At this rate, people will be sick of my deluge of posts. Hoorah. XD
Recently I attended this seminar about the Internet and its relation to marketing. And while I looked like I was too busy pounding on my rival clans in my Final Fantasy Tactics A2 game, I did listen to the speakers. Or at the very least, I tried to. Sometimes being an OrCom student has made you so critical, after noticing something was off (pronunciation, voice modulation, choice of words, spelling, yadda yadda) you would be tempted stop paying attention altogether. Not a good thing all the time. I guess this was one of those episodes.
Anyways, the second speaker was a kind of ‘online celebrity’ whose topic was about promoting oneself online. Erm, I think it was her topic – that was what I understood. There was something simply off about this woman in the real world, and I cannot find whatever made her appealing for her online followers. I did realize that many speakers often end up promoting their organizations (subtly or blatantly, depending on skill), but since she was promoting herself and with the manner how she did it failed to make a favorable impression to me. For the duration of her talk about the Internet and the qualities to become famous online, the only thing that stuck to my mind was her admission that she was self-centered. The only thing I could say is that she should remain in the vast, anonymous halls of the Internet, because apparently, some people are more appealing online.
Which leads me to this: Online success in PR does not equate to real world success. One could be an online celebrity and in real life a social pariah. It might sound appealing and fun online, but in reality it might not be the case. There’s a reason why ‘online’ and ‘reality’ are almost antonyms.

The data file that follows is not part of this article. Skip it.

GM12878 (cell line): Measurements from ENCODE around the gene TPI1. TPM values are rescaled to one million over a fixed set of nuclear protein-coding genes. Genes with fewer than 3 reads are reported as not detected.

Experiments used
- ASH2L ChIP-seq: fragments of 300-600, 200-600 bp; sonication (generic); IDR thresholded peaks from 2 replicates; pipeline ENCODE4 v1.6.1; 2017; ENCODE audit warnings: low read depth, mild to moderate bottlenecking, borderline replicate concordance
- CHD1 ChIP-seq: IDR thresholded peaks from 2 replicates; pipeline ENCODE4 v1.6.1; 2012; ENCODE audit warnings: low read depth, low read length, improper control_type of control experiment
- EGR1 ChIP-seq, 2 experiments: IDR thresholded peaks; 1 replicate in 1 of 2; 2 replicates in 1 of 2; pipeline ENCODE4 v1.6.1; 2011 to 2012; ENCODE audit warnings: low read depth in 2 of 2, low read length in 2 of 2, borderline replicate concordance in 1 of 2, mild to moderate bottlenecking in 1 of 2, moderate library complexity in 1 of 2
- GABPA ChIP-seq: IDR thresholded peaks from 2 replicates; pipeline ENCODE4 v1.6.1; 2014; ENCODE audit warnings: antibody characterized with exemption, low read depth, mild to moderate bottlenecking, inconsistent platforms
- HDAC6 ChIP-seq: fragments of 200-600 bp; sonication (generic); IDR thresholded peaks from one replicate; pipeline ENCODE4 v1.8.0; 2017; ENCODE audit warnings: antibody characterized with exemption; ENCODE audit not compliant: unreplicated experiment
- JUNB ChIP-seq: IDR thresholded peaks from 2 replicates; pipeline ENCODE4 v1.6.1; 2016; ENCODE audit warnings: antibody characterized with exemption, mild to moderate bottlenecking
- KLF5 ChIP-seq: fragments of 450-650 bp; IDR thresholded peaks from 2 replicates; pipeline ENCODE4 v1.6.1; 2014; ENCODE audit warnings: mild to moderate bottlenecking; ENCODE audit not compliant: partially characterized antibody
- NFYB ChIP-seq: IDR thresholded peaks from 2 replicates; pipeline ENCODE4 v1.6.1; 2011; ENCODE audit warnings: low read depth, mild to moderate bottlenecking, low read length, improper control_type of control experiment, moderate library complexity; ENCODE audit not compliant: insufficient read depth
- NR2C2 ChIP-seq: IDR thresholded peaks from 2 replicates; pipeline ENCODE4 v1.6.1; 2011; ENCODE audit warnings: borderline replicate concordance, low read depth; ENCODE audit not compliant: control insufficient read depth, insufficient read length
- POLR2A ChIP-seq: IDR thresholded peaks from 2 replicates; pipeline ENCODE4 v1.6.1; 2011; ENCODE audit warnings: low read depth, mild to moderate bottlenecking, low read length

High-res photos, hit counts and a thousand ‘likes’ are nice, but unless we could see that online message of yours translated into action, it doesn’t do anything other than to publicize (unless, of course, that’s the whole end goal). Maybe that’s the main point of an online campaign, but the success of the whole project should never be solely based on online results. I think there’s a lot of organizations which rely too much on Facebook and websites and leave their PR campaigns at that. It’s easy to stir the hype, but hype isn’t synonymous to action. Moreover, here in the Philippines internet access is still pretty limited, therefore the Internet audience is restricted to those who could afford the connection. It’s very easy to appreciate a cool idea or product and show that appreciation online – but how about it real life? Will you buy that product or follow that celebrity’s concerts? Will they attend that event? Sure, online PR is there to make your organization look good in the eyes of the stakeholders, but no matter how magnificent your organization or product is online, if you fail to recreate the same in real life, it fails like an OTL. In other words, substantiate the online display. The real life effects are more important than the thousands of YouTube views and Twitter followers.
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